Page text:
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What is Digital Wireless Technology

Encyclopedia of Multimedia Technology and Networking, Second Edition
The term adopted by the ITU to describe its specification for generations of wireless services that build towards broadband; digital wireless technology encompasses many different technologies that operate simultaneously in a digital wireless network, such as 2G, ERPS, and 3G.
Published in Chapter:
Evolution not Revolution in Next-Generation Wireless Telephony
Antti Ainamo (University of Turku (UTU), Finland)
DOI: 10.4018/978-1-60566-014-1.ch067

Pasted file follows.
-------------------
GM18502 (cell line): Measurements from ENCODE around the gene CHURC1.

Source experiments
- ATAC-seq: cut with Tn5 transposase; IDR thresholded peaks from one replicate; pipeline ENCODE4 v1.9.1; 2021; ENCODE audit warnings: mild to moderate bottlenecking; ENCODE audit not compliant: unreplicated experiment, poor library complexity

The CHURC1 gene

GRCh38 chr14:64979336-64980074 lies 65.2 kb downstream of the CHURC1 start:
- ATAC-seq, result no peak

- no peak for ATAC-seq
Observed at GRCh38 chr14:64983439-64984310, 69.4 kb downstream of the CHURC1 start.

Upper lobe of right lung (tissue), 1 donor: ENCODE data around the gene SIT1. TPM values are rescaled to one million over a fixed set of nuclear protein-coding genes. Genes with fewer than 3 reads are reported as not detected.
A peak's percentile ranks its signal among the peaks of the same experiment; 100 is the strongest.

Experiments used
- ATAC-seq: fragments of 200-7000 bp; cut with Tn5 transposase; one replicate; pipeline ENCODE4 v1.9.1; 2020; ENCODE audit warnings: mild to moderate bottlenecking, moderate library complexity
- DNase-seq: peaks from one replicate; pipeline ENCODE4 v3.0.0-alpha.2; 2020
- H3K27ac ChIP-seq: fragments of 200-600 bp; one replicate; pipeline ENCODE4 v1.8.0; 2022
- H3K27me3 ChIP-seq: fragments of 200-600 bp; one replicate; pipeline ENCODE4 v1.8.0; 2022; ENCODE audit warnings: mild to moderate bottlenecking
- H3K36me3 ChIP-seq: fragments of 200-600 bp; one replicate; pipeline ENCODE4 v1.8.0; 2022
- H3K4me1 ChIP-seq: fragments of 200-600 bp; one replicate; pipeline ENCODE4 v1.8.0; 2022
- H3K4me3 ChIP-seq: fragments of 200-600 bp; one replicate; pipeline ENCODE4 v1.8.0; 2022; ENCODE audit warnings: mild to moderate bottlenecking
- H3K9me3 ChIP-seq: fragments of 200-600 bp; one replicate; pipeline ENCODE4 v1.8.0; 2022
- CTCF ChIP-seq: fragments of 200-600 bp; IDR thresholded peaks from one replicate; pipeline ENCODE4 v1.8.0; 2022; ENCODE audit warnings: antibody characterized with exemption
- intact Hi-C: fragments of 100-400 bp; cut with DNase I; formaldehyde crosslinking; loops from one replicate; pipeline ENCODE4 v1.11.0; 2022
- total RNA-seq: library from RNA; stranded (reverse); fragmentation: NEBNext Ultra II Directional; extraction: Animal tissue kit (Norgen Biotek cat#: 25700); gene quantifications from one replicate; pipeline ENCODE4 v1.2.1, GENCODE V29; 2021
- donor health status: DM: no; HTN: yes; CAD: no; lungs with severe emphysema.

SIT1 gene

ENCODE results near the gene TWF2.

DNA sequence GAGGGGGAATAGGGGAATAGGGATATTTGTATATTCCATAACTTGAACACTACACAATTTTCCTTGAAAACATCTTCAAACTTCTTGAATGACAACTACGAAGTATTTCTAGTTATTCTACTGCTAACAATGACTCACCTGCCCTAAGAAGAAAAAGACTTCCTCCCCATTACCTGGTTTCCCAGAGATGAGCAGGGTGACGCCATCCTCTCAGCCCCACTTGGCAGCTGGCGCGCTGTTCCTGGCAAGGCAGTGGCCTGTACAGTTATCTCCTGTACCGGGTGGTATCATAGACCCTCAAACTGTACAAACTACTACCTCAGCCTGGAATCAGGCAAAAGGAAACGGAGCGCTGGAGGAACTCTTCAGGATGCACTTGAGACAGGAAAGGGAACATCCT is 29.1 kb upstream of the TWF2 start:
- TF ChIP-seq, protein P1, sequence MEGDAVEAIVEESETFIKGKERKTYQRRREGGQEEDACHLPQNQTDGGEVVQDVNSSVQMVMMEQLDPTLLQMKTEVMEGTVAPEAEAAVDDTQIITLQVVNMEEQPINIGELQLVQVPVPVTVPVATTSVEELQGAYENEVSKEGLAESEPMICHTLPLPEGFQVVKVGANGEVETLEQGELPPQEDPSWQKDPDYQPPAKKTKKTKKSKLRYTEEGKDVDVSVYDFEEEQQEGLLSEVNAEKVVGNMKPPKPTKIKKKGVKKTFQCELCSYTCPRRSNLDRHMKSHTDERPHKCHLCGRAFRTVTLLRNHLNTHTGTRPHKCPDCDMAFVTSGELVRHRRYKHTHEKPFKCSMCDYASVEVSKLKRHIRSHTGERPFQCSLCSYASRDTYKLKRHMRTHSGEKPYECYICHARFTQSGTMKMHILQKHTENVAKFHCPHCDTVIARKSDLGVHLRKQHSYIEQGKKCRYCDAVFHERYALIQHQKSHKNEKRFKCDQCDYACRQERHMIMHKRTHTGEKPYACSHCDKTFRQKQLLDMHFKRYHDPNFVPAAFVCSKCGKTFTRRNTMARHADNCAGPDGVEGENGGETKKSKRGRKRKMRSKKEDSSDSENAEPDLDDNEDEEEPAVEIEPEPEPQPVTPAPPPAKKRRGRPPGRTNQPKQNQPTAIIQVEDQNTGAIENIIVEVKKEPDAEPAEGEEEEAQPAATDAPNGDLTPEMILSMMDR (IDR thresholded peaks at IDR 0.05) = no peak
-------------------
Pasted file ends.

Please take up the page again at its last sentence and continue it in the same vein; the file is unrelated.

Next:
Traditionally, design for industry transformed consumers’ and other product users’ everyday lives in one of two ways: “technology-push” or “market-pull”. In technology-push, producers took a given technology or a well-specified technological subsystem, applying it into consumers’ everyday lives as true to the original as possible. In market-pull, producers took consumer demand as their point of origin, channeling only those new technologies that consumers demanded (Ulrich & Eppinger, 1995). The traditional trade-off was that technology-push isolated design from consumers and other users, and market-pull isolated it from technology. Now, with technological advances, the market-pull side has developed a wholly new kind of sensibility to mold the evolution of technology. This is because of the multitude and diversity of the kinds of technologies that can be offered to consumers. Besides designing products or services by using front-end planning, products or services can also be designed by using feedback from users and customers, who thus become key “co-producers” (Wikström, 1996). This kind of evolution is not, of course, altogether new. This kind of a strategy of “robust design” (i.e., the market introduction of a new product or service and its flexible adaptation to feedback) can be said to trace at least as far back as Edison. In the case of the electric light, Edison introduced the idea of diffusing the science-based benefits of technology to small businesses and consumer households in a way that was earlier reserved for only “high-tech” and large businesses (Hargadon & Douglas, 2001). The design of innovations that have followed this model include the design of automobiles, computers, and mobile telephones, respectively (Ainamo & Pantzar, 2000; Castells, 1996; Castells & Himanen, 2002; Djelic & Ainamo, 2005; Pantzar & Ainamo, 2004). Ford made the automobile accessible, while General Motors played a role in the 1920’s in contributing to the spread of the product platform concept as a basis for mass customization (see Pantzar & Ainamo, 2004, for a review). Apple made personal computers a consumer product. The current “third generation” of mobile telephony is finally bringing on the arrival into consumer homes of what has been called the “information society” (Bell, 1999). Now, there is obviously much interest in, and excitement about, “the next generation” of mobile telephony. Besides researchers who often have held a purely intellectual interest in the issue, many professional or novice engineers have a technological interest. Still other people are financial investors who are interested in the next generation to make money. Consumers and users of phones have an obvious interest in how to “domesticate” third-generation mobile telephony so as to manage their everyday life with a mobile phone and to run and organize their routines. How to approach next-generation mobile telephony? This article provides an overview of how the next-generation of telephony will be more a point in a long chain of evolution than it will be a revolution.
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